When it comes to home prices, there are fewer extremes in local markets these days.

In a new report, online real estate firm Trulia looked at the asking prices of homes listed on its site and found that May marked the first month since July 2012 in which no local market had year-over-year price increases of more than 20 percent.

Via @JedKolko
Via @JedKolko

A year ago, seven of the 100 largest metropolitan markets tracked by the firm had gains that large.

In a separate analysis, the research firm CoreLogic reported that home prices rose 10.5 percent in April from a year earlier, the 26th consecutive month of year-over-year price gains.  But that was the smallest increase since February 2013.

The two measures, both released this week, suggest that the price gains of the past two years are slowing down -- but not to the point where most pockets of the country are experiencing actual price declines.

In its report, Trulia acknowledged that asking prices are not perfect predictors of how much homes will sell for. But it also said that list prices are solid indicators of which way prices are trending, and tend to lead sales price changes by about two months. The firm regularly compiles asking price data for properties listed on its site and adjusts for the mix of homes and seasonal patterns.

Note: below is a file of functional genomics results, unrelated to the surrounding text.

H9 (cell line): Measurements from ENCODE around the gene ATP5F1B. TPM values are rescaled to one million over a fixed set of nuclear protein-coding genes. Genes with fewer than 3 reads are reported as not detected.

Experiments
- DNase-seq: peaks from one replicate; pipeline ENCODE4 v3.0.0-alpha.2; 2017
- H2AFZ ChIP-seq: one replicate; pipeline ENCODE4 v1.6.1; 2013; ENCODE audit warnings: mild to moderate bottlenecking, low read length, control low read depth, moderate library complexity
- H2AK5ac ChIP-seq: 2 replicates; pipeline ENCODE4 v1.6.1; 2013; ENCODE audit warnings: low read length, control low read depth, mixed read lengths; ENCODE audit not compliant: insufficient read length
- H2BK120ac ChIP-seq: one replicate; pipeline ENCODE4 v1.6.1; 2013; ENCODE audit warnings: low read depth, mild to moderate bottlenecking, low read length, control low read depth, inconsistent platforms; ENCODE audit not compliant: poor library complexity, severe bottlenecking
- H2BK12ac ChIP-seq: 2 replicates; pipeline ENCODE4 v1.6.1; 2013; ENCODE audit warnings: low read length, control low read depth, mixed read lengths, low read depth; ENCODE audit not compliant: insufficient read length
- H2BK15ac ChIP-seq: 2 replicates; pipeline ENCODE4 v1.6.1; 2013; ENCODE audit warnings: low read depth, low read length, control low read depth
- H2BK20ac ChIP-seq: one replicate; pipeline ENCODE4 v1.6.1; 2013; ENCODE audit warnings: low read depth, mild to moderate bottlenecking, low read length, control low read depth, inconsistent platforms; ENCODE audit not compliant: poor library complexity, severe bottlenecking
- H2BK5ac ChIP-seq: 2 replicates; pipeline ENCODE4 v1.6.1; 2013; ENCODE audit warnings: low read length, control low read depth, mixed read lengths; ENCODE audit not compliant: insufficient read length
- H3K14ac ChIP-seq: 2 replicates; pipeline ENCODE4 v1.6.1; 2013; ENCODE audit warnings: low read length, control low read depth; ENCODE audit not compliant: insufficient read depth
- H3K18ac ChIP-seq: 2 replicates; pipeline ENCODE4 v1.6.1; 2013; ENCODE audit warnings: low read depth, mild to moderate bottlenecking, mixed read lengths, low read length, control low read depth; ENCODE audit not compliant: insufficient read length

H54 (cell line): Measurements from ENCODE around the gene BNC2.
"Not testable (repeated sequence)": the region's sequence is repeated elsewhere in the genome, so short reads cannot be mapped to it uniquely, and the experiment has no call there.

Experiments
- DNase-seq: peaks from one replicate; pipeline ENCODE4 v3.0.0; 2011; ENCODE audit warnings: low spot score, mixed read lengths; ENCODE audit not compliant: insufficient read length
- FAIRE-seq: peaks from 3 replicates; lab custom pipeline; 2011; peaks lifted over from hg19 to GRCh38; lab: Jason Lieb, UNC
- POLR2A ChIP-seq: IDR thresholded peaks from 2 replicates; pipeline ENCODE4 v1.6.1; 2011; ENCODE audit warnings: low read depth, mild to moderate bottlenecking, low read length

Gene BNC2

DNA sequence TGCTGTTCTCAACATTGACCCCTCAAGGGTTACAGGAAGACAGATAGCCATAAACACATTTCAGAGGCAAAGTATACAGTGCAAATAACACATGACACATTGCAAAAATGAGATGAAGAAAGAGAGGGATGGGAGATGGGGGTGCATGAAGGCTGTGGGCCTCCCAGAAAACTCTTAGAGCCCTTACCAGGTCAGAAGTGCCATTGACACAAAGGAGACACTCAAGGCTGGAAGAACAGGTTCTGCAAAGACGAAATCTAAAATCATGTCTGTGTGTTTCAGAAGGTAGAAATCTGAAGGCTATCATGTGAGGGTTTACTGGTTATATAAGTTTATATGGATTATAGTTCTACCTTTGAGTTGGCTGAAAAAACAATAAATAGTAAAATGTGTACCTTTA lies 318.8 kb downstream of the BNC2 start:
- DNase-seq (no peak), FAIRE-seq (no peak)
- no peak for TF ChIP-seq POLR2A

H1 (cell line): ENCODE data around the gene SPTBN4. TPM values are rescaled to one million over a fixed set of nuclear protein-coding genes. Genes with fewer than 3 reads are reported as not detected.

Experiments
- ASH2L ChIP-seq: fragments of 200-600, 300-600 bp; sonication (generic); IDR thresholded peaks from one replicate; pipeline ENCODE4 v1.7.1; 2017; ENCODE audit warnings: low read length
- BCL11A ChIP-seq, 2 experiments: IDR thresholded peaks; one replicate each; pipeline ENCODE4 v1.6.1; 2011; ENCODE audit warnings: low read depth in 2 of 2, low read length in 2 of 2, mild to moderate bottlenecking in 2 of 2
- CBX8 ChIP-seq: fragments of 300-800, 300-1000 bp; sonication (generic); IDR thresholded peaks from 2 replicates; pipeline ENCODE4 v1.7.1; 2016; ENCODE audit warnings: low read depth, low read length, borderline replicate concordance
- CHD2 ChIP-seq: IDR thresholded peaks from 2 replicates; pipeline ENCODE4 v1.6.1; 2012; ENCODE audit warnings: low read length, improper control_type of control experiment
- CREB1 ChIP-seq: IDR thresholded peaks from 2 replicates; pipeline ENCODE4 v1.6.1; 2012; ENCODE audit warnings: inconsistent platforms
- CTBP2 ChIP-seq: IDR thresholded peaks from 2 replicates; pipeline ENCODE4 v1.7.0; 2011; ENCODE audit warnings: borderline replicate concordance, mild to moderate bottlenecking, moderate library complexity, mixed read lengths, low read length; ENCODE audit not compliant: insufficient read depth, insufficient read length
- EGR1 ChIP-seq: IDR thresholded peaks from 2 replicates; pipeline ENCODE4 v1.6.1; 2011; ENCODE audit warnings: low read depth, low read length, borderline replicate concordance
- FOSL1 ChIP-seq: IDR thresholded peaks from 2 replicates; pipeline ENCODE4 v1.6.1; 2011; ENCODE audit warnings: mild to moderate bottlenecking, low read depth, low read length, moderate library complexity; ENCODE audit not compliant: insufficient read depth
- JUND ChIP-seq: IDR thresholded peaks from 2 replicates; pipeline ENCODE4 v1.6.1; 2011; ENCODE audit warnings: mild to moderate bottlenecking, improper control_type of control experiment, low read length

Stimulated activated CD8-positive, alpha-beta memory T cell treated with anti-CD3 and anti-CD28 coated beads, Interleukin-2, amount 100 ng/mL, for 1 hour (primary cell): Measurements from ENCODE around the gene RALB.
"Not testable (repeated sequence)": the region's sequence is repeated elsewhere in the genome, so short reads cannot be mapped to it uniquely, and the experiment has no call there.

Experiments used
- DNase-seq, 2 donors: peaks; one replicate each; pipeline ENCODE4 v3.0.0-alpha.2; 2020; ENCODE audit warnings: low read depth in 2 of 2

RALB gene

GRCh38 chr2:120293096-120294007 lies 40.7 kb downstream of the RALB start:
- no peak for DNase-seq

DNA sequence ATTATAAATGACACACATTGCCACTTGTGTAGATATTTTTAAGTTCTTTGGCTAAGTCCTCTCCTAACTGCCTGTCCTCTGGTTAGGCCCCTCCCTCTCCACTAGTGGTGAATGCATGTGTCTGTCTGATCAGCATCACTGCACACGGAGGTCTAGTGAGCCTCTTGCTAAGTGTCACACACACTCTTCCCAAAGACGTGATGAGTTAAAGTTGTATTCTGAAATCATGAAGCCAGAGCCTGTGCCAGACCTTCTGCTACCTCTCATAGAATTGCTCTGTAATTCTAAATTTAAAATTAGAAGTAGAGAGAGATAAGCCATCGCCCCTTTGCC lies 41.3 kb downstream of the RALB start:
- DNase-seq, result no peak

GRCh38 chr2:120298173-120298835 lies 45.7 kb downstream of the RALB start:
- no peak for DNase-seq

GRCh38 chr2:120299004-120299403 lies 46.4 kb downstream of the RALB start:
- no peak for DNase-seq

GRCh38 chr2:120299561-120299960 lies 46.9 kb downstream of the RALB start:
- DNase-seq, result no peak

The most startling slowdowns in May took place out West in markets where prices crashed during the housing bust then accelerated after hordes of investors swarmed in, buying massive amounts of deeply-discounted homes and clearing out the excess supply of properties.

Although asking prices In the Las Vegas, Sacramento and Oakland regions shot up 30 percent year-over-year in May 2013, they rose only 15 percent year-over-year in May 2014, the Trulia analysis said. The slowdown was particularly striking in Phoenix, where prices rose only 8 percent in May 2014, versus 25 percent last month.

Here’s a look at what happened in other markets:

But the pullback in asking prices did not lead to widespread price drops. The number of housing markets where prices fell year-over-year is at a post-recession low. Decreases were registered in only four areas: El Paso, Hartford, Albany and Little Rock.

“That means the national price slowdown has NOT pushed more markets into price declines,” wrote Jed Kolko, chief economist at Trulia. “Rather, the price slowdown has meant a deceleration in the booming markets where prices had been rising unsustainably fast.”

In its analysis, CoreLogic said that no state posted price declines in April from a year earlier, and only five of the 100 major metropolitan regions that the firm tracks posted year-over-year price declines, and some of those overlapped with the areas singled out in Trulia’s statistics for May.  The five areas are:

Hartford West Hartford-East Hartford, Conn.

Milwaukee-Waukesha-West Allis, Wis.

Little Rock-North Little Rock-Conway, Ark.

Worcester, Mass.-Conn

New Haven-Milford, Conn.